In recent months, there have been calls by certain parties to suspend fair value accounting and, specifically, the application of Statement 157. Some commentators have asserted that the fair value standards promote undesirable “procyclical” behavior by requiring write-downs of financial assets that may be exaggerating losses, further driving down asset values, affecting capital ratios, and tightening the availability of credit, thereby causing a further downward spiral in assets prices.
While sound and transparent reporting can have economic consequences, including potentially leading to procyclical behavior, it is not the role of accounting standard setters or general-purpose external reporting to try to dampen or counter such effects.
Highlighting and exposing the deteriorating financial condition of a financial institution can result in investors deciding to sell their stock in the entity, in lenders refusing to lend to it, to the company trying to shed problem assets, and to regulators and the capital markets recognizing that the institution may be in danger of failing and need additional capital.
Indeed, individuals and families may take such procyclical actions when they see falling values of their homes and their 401(k)s and decide to spend less and to sell investments in order to raise cash in troubled times. But I think few would suggest suspending or modifying the reporting to individual investors of the current values of their investment accounts. Thus, to the extent there are valid concerns with procyclicality, these are more effectively and more appropriately addressed through regulatory mechanisms and via fiscal and monetary policy, than by trying to suppress or alter the financial information reported to investors and the capital markets.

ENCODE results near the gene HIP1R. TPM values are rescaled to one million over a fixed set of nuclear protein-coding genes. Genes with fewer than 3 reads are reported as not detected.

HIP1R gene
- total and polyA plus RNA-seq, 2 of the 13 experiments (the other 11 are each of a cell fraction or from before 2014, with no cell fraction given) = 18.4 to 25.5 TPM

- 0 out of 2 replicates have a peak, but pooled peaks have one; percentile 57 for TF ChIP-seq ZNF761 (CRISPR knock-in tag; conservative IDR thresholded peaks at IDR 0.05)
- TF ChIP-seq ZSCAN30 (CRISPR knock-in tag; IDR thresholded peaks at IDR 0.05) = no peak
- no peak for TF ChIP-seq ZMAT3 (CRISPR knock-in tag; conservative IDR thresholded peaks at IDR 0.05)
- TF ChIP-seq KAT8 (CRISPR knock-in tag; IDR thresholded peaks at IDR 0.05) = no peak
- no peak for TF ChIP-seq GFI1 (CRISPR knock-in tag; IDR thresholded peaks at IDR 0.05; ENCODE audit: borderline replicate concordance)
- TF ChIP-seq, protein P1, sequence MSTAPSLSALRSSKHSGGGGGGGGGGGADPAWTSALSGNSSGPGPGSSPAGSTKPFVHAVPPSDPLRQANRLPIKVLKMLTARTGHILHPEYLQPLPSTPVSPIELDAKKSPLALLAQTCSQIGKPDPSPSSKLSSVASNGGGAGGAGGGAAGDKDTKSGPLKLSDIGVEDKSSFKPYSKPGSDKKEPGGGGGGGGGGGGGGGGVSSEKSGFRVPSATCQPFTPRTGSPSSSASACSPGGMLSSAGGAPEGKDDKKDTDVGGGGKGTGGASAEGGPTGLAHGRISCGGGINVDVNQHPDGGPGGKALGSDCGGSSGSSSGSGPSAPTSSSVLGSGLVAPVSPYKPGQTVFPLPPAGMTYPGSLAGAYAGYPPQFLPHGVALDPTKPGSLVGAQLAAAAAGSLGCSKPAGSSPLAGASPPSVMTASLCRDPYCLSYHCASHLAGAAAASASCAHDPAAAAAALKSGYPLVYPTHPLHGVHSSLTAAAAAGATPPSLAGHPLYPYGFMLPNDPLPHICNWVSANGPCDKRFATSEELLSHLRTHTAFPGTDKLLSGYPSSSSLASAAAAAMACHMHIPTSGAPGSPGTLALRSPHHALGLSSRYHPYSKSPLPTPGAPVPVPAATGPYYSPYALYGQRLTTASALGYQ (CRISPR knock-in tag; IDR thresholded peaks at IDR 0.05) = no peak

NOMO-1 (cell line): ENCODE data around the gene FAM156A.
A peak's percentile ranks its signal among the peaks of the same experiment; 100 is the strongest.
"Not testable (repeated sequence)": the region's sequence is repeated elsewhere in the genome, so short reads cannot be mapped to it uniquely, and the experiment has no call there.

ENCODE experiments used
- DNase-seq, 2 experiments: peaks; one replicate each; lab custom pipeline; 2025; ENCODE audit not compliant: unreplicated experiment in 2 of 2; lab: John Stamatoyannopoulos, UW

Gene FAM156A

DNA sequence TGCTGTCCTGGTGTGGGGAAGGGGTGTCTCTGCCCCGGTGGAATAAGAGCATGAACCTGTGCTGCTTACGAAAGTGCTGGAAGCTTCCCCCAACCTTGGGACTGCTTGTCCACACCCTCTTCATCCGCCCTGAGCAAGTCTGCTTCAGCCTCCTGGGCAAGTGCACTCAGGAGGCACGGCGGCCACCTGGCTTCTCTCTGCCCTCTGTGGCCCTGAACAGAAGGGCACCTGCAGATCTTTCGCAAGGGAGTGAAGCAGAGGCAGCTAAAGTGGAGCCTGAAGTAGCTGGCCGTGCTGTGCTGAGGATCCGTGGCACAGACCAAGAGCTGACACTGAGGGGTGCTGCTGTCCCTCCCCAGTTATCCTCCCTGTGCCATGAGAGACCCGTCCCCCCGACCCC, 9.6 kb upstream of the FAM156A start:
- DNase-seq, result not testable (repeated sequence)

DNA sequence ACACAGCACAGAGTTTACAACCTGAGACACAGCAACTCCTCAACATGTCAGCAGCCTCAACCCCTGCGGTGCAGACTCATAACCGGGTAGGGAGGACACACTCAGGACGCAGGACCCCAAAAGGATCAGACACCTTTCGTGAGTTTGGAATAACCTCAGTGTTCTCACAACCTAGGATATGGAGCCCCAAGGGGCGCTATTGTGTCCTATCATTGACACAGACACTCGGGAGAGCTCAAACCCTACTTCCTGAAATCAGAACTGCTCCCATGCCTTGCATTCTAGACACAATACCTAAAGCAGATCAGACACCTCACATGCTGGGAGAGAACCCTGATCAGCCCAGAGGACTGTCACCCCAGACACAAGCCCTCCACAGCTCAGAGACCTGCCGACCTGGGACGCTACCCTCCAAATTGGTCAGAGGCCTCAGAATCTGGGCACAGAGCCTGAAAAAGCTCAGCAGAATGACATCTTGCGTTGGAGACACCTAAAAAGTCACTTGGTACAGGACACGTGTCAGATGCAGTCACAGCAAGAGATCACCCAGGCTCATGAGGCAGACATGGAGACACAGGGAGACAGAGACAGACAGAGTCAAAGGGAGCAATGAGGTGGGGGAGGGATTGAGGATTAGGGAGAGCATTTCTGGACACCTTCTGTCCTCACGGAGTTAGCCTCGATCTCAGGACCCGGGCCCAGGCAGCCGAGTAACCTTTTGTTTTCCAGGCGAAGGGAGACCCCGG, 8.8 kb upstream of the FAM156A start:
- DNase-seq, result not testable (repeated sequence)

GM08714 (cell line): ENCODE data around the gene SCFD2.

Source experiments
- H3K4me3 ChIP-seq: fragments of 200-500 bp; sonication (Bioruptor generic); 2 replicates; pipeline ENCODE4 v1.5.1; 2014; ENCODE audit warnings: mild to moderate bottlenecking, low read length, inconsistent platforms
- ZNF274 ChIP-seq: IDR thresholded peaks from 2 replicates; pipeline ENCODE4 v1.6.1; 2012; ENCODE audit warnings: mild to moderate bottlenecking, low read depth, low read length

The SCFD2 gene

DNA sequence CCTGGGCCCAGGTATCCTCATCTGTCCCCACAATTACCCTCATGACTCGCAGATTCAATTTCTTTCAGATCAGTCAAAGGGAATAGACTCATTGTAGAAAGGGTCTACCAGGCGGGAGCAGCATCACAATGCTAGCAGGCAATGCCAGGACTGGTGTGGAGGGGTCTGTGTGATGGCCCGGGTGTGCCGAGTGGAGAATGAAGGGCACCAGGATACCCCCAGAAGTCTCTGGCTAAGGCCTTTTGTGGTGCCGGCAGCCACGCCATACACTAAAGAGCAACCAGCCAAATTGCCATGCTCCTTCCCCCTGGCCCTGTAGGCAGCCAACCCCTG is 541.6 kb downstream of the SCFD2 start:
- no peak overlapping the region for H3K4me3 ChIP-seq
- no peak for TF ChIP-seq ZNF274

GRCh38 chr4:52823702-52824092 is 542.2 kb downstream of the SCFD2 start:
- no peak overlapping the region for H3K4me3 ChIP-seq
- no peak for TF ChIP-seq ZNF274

Moreover, in our view, the standards are not the underlying source of the write-downs. Some of the most vocal critics of the standards have come from institutions that subsequently failed and have had to seek financial assistance from or been rescued by the federal government. As discussed in detail below, there is considerable evidence that underlying economic conditions are the fundamental source of those write-downs.
In the words of some investors, “Blaming fair value accounting for the credit crisis is a lot like going to a doctor for a diagnosis and then blaming him for telling you that you are sick"
What did he just say in a nutshell? He said trying to cook the books is not the answer to fictitious derivatives and over-inflated assets...like subprime mortgages.
During the questioning period, Grayson asked this:
Rep. Grayson - Bad Math & Real Motivations
Interesting corporate timing of these demands, huh?
Even more interesting the FASB has issued new guidance on mark-to-market after this hearing, where corporations can use their judgment more.
I am a mere humble blogger but one thing is clear, just how these accounting rules are changed could assuredly affect transparency, evaluations and even possibly masking the real problem of needing strong regulation on derivatives.
The hearing chair, Representative Kanjorski summed it up best:
Illiquid markets have resulted in great difficulty in valuing sizable assets. Some have therefore complained about fair value accounting and sought to eliminate it. While companies need stability, investors still need accurate information. We therefore cannot allow for fantasy accounting that wishes away bad assets by merely concealing them